Weekly Poll: Do You Have a Mac Media Centre?

The notion of a “Mac Media Centre” has always fascinated me, and I love the idea of having a home entertainment system that’s completely centred around OS X. Once you get used to the simplicity of the Mac interface, using any other piece of consumer electronics can sometimes feel as though you’re trying to navigate the space shuttle back to Earth.

Apple’s “hobby” – the Apple TV – offers a good solution to this problem for certain tasks, but it’s still fairly restrictive if you’d like to have a fully Apple powered media centre. Even if you simply want to watch live TV, you’re going to need something more flexible.

The two main candidates that spring to mind are either the Mac Mini, or a small MacBook stashed away underneath your LCD screen. Both are perfectly capable of performing media centre duties, and have the required output to send good quality video and sound to your entertainment system.

But how many of you have made the jump? I’d love to know whether you’re using a Mac to power your home entertainment system and, if so, which software you use. Are you happy with navigating around OS X, or do you prefer something such as Hulu, Plex, or Boxee?

Let us know, and do share your thoughts in the comments!


  • Carl Schmidt

    You needed a slot for *both* the Apple TV and Mac Mini!

    • Gary Thom

      Agreed, I have been using my Apple TV for a few years, and recently added a Mac Mini to the A/V distribution system in the house. Having both is great for resolving family conflicts :)

    • Jay

      Yup. I went with Mac Mini since that’s where my AppleTV get’s most of it’s content from but it technically should’ve been “both”

    • Siobhan

      I agree. That’s what I have. a Macmini attached to my main TV, and then an AppleTV connected to my TV in my bedroom.

      Wish Mac supported Blu-ray *sigh*

  • //adrusi.com/ adrusi

    I definitely don’t have the kind of media center described above, but I do have my macbook connected to a surround speaker system for music and I use my apple remote to control it using a mix of frontrow (for my iTunes library) and boxee (for Pandora)

    I’m not comfortable voting for any of the above

  • http://butlerm.com Matthew Butler

    Use a cracked Original Apple TV and run XBMC on it. Its so great!

  • http://www.thesodashop.us Bill Goodman

    Yes, a Mac Mini and 2 Apple TVs. The Netfilx streaming is great for the kids and my Mac Mini with external hard drives work great. I love it!

  • Rob

    I dont think you can beat Plex for setting up a multi-room mac based media center. Also, the iOS app lets me acess my collection where ever I am in the house.

    Front row is nice in that its simplistic, but I think its really only an option if you purchase your media through iTunes.

  • http://www.toastr.net Jacob

    No, I have a Boxee Box :)

  • Brett

    Waited and waited for Apple to come out with the Mac Mini with the HDMI out. Bought it within a week and cancelled cable the same day. Also bought a wireless keyboard and returned the Magic Mouse when the Magic Trackpad came out.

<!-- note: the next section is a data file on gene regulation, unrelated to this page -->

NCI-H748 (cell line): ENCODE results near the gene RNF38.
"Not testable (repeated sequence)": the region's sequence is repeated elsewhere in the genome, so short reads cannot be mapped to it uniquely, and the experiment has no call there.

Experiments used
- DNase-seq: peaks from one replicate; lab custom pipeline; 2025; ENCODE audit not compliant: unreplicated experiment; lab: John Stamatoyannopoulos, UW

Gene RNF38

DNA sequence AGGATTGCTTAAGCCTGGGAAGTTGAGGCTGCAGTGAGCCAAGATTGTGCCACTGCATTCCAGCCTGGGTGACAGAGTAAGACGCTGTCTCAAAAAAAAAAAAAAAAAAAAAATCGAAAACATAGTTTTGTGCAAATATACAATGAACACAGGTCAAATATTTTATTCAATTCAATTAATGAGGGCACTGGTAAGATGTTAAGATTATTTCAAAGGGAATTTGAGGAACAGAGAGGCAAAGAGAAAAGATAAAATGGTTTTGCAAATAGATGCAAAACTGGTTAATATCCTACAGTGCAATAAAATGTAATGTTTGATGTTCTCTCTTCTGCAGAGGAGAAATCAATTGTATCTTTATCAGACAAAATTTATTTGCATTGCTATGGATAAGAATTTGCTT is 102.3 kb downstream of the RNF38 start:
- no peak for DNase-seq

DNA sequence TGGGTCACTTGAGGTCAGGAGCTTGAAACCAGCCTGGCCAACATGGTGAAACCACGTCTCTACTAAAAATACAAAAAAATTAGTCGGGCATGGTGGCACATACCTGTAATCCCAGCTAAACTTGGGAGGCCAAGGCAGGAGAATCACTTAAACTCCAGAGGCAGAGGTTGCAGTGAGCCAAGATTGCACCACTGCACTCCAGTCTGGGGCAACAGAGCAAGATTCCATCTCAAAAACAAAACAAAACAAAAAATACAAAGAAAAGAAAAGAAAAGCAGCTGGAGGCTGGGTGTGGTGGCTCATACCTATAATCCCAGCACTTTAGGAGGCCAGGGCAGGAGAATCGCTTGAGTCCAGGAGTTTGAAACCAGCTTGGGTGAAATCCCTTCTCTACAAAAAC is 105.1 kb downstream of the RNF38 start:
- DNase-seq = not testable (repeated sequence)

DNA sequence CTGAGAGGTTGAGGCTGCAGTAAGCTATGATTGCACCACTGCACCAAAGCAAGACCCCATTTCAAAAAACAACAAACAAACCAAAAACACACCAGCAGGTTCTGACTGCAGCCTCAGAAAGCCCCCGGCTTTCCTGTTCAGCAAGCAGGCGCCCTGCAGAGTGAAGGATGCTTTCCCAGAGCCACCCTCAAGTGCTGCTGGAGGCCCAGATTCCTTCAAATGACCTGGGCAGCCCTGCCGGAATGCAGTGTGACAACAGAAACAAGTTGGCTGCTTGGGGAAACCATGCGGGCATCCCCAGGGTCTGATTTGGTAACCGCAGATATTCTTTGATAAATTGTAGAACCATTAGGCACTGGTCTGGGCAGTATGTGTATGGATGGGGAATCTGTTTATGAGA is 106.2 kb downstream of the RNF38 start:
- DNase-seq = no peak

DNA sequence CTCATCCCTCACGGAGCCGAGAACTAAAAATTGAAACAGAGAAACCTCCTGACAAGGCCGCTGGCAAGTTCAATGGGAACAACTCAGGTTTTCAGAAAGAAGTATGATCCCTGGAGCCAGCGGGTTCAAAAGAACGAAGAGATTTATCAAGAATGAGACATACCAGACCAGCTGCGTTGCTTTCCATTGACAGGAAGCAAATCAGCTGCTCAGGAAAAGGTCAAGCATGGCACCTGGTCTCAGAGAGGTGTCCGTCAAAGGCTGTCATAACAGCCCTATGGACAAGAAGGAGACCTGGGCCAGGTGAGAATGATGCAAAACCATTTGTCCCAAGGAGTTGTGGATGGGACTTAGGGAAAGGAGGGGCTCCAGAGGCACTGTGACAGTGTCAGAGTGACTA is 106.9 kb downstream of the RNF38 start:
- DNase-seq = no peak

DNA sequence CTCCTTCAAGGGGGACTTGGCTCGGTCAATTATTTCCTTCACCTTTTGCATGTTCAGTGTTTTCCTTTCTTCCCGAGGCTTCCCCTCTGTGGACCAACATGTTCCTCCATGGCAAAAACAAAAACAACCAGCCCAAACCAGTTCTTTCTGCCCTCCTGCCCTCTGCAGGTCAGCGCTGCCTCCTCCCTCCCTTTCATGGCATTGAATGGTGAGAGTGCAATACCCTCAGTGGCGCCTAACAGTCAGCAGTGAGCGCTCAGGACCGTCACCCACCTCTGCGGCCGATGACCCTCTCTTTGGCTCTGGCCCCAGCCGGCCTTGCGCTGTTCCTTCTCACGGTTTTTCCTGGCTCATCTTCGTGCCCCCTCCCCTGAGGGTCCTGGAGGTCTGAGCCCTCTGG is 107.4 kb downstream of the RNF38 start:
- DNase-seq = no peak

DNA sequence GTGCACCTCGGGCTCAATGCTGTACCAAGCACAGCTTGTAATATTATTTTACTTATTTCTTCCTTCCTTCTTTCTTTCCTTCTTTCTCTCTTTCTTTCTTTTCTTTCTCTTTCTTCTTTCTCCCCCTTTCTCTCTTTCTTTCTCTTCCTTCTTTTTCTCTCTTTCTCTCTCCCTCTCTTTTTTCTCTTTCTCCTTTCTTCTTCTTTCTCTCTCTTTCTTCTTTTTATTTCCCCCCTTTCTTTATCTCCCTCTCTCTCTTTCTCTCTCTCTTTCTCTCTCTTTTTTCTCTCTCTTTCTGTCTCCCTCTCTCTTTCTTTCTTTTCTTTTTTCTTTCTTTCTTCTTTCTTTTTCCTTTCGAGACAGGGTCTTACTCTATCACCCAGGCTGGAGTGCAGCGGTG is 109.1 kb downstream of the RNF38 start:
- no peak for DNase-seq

Haven’t looked back.

    Tried Plex… didn’t like it.
    Tried Boxee… didn’t like it.
    Love Hulu Desktop… queued shows and remote control use.

    I use iTunes with 10,000 songs, 300 movies, and a couple of 10-season TV shows.

    Netflix and ESPN3 are easy from the browser… as is everything else the web has to offer.

    A bit steep on price… but easily get it back from no cable bill.

    Love this setup!

  • Fish

    I’ve had a Mac Mini under the TV for several years now. All files are on an external drive connected to an Airport Extreme. I can’t get anything like Boxee or Plex to seem to recognise the drive properly so just use OSX to access everything. The wireless KB and Mouse on the coffee table makes it easy and the odd internet browse is nice too expesecially if you are showing something to other people. I like the look of the Apple TV but with the Mini you can do so much more.

  • unhappy

    The lack of proper, native support for high-quality, popular media formats (just think “flac” for a minute) plus the very few options on output signals (not to mention the ridiculously expensive propietary cables needed) on OS X renders the entire OS completely hopeless in terms of a media center for me.

    YES, there’s ALWAYS work-arounds (using VLC, for example) but spending +2k USDs on a media center that’ll be a PAIN to configure just for it to play my 2tb of flac music (and with NO [actually, buggy and annoying] remote support thanks to iTune’s hi-jacking of the “play” media button on the apple remote and the keyboard) and which will end up looking like a PC interface (or worse… VLC UI is horrible)… well, makes little to no sense.

    Despite popular belief, this is where apple fails HARD. I’m not talking about “popularity” (there’s an ipod not further away than 8feet from you at any given time, I can bet). I’m talking about actual reliability and quality. Audio output on most Apple products is horrible.

    So, in short: OS X is in no way a good investment in terms of media centers.

    • Ed

      @unhappy: Not sure what you’ve tried, but OSX can easily handle FLAC files. You just need to installed the FLAC libs (using brew/fink/etc) and you’re set. Also, the play needn’t be “hijacked” as you say. You can easily get an Apple Remote (or other remotes – I use a Logitech Harmony) to control many different media apps. I use XBMC on my Mini most days and it supports just about every media format you run across. Both Plex and XBMC have nice interfaces which are made for displaying on a TV.

      The new Minis have HDMI and (for awhile now) digital audio output (spdif) which looks/sounds pretty great. If it’s not quality enough, you can buy an external USB sound card. That’s what’s great about a Mini vs. Apple TV/Boxee Box/Roku – it’s a computer. You can do what you want with it :)